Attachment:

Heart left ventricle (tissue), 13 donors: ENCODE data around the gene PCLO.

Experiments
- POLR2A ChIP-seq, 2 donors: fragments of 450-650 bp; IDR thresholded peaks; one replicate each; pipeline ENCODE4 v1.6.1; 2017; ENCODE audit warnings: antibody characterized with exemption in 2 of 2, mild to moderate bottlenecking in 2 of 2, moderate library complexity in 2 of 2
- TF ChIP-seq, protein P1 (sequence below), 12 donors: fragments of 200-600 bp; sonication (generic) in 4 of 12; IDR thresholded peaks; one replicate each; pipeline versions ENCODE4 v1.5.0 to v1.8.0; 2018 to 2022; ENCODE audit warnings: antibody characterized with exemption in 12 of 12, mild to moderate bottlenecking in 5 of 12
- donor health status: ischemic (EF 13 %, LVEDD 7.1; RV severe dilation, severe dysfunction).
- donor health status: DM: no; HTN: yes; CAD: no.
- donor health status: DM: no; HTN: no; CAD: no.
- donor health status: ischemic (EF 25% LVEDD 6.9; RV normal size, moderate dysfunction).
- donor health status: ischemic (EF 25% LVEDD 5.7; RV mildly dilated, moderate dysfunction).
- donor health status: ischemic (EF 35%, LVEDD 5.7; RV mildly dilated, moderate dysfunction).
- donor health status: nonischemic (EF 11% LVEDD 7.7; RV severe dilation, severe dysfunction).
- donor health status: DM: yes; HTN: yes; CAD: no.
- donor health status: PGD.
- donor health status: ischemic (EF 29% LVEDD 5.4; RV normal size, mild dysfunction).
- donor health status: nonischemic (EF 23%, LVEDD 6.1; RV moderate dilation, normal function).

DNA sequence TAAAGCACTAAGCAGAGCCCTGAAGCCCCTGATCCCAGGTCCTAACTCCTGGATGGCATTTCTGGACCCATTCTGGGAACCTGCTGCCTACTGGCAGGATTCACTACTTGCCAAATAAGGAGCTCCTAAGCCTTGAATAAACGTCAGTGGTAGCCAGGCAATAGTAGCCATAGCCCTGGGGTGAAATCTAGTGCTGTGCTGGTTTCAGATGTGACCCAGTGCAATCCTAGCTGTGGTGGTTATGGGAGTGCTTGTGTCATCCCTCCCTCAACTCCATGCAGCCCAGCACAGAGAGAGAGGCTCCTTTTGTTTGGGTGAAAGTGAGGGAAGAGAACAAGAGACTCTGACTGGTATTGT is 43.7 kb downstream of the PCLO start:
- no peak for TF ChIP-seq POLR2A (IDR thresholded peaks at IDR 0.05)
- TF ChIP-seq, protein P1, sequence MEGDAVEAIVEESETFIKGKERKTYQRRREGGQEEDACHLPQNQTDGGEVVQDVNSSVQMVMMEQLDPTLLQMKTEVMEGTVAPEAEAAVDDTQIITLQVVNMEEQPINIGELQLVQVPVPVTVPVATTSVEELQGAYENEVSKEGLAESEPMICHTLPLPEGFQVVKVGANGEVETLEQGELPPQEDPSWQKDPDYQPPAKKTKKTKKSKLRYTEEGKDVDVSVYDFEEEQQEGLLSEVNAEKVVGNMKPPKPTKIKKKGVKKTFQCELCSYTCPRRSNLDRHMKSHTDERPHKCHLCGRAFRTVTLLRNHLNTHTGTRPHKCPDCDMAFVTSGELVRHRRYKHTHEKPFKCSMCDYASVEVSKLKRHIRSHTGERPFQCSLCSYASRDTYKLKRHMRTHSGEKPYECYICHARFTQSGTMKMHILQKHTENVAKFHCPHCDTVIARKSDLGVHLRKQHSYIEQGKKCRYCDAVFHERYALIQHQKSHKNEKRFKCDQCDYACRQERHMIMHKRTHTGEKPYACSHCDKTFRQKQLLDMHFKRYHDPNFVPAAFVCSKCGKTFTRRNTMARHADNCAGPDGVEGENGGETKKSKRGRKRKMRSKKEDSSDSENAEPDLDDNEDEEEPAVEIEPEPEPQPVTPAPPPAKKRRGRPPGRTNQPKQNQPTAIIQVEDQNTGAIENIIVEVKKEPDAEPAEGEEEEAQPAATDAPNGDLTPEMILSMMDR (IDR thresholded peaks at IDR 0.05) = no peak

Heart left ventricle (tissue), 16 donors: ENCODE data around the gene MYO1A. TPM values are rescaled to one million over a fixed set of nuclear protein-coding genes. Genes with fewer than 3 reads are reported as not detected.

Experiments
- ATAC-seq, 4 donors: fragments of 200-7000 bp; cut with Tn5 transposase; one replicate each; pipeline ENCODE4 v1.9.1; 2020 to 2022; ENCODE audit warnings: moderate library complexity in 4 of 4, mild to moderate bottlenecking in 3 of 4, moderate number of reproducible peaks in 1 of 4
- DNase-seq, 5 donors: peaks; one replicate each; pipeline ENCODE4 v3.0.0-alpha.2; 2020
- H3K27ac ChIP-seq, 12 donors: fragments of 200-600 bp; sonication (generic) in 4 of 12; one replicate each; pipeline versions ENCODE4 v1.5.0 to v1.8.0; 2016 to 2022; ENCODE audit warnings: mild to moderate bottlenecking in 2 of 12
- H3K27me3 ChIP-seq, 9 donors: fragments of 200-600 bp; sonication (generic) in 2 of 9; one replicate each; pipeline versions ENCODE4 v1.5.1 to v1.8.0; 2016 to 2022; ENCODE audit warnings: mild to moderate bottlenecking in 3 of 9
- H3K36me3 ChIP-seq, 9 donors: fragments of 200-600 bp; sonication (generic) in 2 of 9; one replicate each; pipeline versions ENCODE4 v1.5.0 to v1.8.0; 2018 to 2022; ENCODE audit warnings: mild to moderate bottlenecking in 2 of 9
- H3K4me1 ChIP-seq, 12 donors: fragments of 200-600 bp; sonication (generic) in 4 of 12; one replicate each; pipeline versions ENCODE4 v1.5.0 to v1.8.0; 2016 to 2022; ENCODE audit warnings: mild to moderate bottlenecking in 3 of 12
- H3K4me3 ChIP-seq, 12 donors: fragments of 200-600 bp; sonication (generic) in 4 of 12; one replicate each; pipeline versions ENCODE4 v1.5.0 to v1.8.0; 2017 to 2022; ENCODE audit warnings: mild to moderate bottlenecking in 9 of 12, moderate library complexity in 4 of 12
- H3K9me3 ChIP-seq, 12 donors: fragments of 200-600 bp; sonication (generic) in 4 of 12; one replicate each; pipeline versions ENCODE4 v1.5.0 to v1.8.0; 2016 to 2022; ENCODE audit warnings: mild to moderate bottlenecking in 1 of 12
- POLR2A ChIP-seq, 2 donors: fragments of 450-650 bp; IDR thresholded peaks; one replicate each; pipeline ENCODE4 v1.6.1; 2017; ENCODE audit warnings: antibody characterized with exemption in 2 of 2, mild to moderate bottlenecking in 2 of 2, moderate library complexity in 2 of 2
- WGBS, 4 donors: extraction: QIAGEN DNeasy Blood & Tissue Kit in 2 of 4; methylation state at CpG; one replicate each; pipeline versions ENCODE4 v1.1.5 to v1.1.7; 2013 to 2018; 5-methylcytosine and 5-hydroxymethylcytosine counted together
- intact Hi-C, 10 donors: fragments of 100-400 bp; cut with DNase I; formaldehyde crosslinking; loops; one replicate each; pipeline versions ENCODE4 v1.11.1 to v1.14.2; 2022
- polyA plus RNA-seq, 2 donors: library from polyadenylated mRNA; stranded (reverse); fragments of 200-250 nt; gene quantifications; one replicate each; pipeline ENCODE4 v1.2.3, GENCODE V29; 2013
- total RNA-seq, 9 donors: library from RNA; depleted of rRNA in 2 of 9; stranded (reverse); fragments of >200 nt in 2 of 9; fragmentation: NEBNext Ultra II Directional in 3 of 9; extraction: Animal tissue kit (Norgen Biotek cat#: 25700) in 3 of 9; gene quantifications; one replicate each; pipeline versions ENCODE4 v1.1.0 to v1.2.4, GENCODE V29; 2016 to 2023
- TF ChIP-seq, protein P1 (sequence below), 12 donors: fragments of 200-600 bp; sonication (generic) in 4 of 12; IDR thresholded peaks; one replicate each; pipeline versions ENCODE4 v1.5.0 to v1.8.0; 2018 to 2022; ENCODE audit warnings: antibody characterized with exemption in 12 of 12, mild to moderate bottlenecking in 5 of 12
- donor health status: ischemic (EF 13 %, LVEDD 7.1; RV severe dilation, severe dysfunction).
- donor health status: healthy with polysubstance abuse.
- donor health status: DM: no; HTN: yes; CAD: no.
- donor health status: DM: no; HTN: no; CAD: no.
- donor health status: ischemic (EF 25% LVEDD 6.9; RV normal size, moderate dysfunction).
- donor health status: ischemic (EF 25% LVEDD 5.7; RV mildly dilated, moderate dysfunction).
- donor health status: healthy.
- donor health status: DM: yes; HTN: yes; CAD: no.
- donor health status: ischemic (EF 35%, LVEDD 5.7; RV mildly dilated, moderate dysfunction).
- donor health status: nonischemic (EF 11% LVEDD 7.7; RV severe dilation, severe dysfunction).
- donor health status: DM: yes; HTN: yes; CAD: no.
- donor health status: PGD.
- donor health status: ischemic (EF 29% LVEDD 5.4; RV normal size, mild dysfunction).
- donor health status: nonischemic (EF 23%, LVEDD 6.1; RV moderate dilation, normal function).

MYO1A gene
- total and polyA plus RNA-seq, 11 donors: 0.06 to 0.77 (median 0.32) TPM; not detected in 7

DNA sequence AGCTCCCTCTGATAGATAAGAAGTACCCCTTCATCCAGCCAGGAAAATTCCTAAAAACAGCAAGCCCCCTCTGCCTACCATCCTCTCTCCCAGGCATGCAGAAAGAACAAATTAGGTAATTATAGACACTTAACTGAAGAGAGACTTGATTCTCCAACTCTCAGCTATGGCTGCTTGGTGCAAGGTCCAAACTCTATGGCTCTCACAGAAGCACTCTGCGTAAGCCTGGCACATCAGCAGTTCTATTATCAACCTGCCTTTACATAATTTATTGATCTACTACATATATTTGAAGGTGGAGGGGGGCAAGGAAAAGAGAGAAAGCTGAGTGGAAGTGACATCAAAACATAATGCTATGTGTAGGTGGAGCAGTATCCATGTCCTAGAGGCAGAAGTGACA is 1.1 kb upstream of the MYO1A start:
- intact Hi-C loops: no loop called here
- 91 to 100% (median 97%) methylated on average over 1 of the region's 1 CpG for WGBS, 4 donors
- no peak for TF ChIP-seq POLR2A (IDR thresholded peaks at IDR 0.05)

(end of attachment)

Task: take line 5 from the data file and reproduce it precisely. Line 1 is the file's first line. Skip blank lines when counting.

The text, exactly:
- donor health status: ischemic (EF 13 %, LVEDD 7.1; RV severe dilation, severe dysfunction).